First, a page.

Why Did Jesus Have to Die?

What is love? How much love do we have for our fellow humans? Consider the soldier in a battle who jumps in front of his fellow soldier to block him from a bullet. Consider the mother during a plane crash who covers and hovers over her sweet infant to give her child a better chance of survival. Consider the parent with very little money who forgoes a meal to be sure his child has something to eat. Consider the father whose 15-year-old child killed another by pulling the trigger on a gun he didn’t think was loaded. The child is facing a prison term and a trial as an adult, but the father knows the wrong-doing was not intentional. The father cries while witnessing his son’s tears and fear. The father wants his son to live pay a price, yet not prison time with adult offenders – or the “eye for an eye and tooth for a tooth,” which the child may deserve. The father decides to shift the blame to himself – so his son can live his life in full.

Now consider why the Word became flesh to pay the price for our sins. The Father, Son and Holy Spirit love us more than we can even imagine. The river can never exceed its source, just as our love can never exceed that of our Source. We are given glimpses of the love the Lord has for us when we love or make sacrifices for others.

Because of His love for us, Jesus willingly sacrificed Himself – because only He is uniquely qualified to do so. A sacrifice for sins must be made by one without sin. A thief cannot pay the price for another thief. A murderer cannot pay the price for another murderer. An adulterer cannot pay the price for another adulterer. Those to whom the negative impacts are endured cannot be satisfied in such ways.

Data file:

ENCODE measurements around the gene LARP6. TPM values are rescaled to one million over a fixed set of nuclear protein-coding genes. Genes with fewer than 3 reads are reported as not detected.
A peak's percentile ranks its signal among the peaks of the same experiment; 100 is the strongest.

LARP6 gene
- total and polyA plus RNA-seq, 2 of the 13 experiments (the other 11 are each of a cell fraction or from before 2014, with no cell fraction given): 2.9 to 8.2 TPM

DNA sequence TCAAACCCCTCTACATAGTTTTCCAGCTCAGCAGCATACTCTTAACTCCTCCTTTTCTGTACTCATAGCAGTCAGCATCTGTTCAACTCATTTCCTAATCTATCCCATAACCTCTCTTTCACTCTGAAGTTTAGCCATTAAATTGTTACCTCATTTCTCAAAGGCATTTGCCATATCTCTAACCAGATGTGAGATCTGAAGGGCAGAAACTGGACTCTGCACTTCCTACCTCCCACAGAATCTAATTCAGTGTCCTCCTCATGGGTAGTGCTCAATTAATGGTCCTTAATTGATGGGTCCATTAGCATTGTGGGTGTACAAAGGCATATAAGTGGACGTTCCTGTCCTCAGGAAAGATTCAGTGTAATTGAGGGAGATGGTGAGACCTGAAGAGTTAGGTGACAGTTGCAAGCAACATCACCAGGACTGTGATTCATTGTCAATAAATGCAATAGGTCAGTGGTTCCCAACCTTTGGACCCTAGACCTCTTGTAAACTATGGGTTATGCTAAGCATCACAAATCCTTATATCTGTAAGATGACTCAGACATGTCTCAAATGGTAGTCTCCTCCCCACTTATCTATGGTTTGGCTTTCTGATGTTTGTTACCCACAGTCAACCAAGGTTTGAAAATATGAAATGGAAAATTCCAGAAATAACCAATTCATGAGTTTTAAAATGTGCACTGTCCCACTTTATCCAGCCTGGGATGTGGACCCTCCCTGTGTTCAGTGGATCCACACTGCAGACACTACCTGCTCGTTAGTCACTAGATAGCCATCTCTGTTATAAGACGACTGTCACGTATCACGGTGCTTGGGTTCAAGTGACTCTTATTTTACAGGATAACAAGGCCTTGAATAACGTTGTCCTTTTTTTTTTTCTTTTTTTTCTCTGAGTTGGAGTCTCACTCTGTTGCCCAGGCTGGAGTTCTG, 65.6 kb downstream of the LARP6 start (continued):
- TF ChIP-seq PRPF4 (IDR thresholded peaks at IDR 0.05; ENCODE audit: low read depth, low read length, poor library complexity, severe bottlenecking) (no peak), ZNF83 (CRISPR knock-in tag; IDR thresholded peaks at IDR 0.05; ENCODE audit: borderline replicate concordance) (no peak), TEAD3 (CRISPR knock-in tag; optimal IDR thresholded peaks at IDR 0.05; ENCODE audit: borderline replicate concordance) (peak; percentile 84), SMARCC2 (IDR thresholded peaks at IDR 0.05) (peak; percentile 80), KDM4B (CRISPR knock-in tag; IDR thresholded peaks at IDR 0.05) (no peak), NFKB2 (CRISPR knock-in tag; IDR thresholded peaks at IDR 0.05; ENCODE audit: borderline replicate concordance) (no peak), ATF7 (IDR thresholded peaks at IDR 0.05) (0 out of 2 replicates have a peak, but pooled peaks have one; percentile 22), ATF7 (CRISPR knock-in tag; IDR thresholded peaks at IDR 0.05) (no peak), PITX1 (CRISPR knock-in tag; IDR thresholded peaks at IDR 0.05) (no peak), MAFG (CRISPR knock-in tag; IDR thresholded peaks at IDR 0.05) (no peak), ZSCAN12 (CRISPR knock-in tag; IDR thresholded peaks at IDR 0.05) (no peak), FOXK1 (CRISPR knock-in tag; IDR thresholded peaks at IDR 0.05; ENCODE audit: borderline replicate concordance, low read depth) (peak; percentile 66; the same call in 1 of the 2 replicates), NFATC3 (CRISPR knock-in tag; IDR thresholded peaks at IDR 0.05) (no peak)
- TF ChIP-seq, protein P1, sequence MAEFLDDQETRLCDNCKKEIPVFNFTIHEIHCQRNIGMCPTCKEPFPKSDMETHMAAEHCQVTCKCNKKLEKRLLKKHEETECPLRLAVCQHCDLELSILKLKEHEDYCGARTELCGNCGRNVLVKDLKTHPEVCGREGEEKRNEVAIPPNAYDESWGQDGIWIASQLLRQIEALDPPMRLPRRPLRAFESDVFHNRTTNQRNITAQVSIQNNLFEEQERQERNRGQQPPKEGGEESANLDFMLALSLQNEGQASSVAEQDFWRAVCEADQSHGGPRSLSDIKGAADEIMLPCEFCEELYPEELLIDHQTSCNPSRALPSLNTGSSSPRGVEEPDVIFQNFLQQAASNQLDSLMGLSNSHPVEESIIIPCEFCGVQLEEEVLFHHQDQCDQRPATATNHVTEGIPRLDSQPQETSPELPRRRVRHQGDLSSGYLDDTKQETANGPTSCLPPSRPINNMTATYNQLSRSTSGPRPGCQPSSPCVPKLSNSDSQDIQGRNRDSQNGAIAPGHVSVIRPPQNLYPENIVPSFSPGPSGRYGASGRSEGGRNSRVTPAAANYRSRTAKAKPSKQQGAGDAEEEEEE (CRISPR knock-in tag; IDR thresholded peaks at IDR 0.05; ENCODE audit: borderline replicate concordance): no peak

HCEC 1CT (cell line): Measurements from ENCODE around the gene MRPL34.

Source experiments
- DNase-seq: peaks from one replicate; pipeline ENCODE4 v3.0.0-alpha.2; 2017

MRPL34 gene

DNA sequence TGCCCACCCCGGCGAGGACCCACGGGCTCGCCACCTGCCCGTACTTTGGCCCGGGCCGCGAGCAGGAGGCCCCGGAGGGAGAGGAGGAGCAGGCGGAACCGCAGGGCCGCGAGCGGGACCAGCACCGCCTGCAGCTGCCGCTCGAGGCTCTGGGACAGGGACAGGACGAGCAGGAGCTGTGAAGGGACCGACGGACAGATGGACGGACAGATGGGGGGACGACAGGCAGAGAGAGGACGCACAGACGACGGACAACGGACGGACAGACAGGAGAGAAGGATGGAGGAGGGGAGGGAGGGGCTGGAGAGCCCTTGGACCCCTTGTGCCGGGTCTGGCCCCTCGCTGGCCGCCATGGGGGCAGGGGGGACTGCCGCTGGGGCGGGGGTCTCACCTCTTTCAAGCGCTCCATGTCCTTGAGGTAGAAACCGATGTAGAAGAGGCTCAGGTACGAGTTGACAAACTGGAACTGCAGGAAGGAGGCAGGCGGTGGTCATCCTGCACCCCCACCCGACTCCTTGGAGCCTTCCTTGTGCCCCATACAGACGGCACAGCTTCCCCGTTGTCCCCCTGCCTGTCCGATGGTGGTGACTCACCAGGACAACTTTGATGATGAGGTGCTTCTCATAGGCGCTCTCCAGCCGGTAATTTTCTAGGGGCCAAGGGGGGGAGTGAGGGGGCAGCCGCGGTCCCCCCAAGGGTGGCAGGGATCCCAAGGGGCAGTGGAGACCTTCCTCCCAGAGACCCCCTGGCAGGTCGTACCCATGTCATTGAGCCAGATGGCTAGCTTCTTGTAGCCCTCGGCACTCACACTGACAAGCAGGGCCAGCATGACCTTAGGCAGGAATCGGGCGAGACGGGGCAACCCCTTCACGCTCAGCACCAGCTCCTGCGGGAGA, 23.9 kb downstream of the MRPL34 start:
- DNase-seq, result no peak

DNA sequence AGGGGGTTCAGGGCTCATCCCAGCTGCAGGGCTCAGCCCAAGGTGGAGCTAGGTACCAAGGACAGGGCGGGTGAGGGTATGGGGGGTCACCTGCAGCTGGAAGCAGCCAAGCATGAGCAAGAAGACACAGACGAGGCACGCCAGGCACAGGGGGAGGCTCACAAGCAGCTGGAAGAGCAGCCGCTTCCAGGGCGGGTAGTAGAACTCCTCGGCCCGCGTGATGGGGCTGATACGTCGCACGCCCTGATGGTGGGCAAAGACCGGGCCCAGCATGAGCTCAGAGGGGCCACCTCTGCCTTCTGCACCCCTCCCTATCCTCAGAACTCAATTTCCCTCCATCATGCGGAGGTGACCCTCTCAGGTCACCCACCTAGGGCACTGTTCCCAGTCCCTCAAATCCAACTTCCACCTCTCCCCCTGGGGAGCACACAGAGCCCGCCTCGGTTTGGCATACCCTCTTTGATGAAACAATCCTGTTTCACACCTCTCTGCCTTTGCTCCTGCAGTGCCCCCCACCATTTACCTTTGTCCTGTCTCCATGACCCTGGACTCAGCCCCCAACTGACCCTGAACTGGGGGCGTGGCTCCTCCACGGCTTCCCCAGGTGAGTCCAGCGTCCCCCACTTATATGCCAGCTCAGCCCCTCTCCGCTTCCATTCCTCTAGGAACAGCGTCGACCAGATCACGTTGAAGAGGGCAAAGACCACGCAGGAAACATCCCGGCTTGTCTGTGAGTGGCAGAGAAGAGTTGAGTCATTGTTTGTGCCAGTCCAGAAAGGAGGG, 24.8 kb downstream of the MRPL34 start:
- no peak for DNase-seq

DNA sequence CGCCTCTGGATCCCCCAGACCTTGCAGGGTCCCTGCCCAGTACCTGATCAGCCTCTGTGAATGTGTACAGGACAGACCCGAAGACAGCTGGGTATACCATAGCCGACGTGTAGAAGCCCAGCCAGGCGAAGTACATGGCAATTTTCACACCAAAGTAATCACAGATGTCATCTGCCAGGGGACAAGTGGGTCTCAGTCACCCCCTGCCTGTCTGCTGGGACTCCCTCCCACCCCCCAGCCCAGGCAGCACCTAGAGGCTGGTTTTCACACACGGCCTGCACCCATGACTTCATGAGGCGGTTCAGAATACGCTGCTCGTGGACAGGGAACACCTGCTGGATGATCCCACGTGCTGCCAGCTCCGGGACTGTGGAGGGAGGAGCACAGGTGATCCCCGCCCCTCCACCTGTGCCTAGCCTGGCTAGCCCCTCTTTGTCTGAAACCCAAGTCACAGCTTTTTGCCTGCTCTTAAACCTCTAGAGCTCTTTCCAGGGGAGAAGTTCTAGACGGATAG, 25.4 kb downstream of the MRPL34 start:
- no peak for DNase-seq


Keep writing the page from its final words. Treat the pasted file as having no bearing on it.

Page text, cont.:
A sin occurs when we break the Golden Rule, which calls on us to do unto others as we would want to be done unto ourselves. The Golden Rule has been evidenced in all religions, atheism, humanism, and the United Nations. It’s further evidenced in our conscience, which gives us guilt so we feel the burden of our own violations.

When we sin, which we all do, we commit a crime against ourselves and others. Sins have a massive and detrimental impact on ourselves, our families and society. The effect varies by the magnitude of the sin, rippling greater when a greater sin occurs. The murder during World War 2 of six million Jews is still rippling through the families of those involved in the 1940s and their anguish will be passed down for generations to come. The impact of sins ripples through generations – from parents to children to their children and so on. But even on a much smaller scale, a sin has detrimental effects. Consider the cases of the neglectful mother, the father who’s addicted to drugs or gambling or the child who’s a classroom bully. All fall short of the glory of God. All are guilty in the eyes of our Lord, so we will all feel the negative impacts of our sins and we will all pay some sort of a price – yet we will never be able to pay the full price we deserve for any harm we do to ourselves or others. The full price for sin is death without redemption.

In His infinite wisdom, our Father created us with flaws so we can learn experientially over our lifetimes to improve ourselves. He gave us His one and only Son, so we can witness the example of how we are to bear the burden of our own crosses. He wants us to learn from our mistakes and to grow spiritually. He loves us.

Through Jesus’ death and resurrection, we are granted everlasting life, even though we are not deserving of same. Based on our faith – and not on mere works – we are given the opportunity to drink of the spirit of truth. Thank God.

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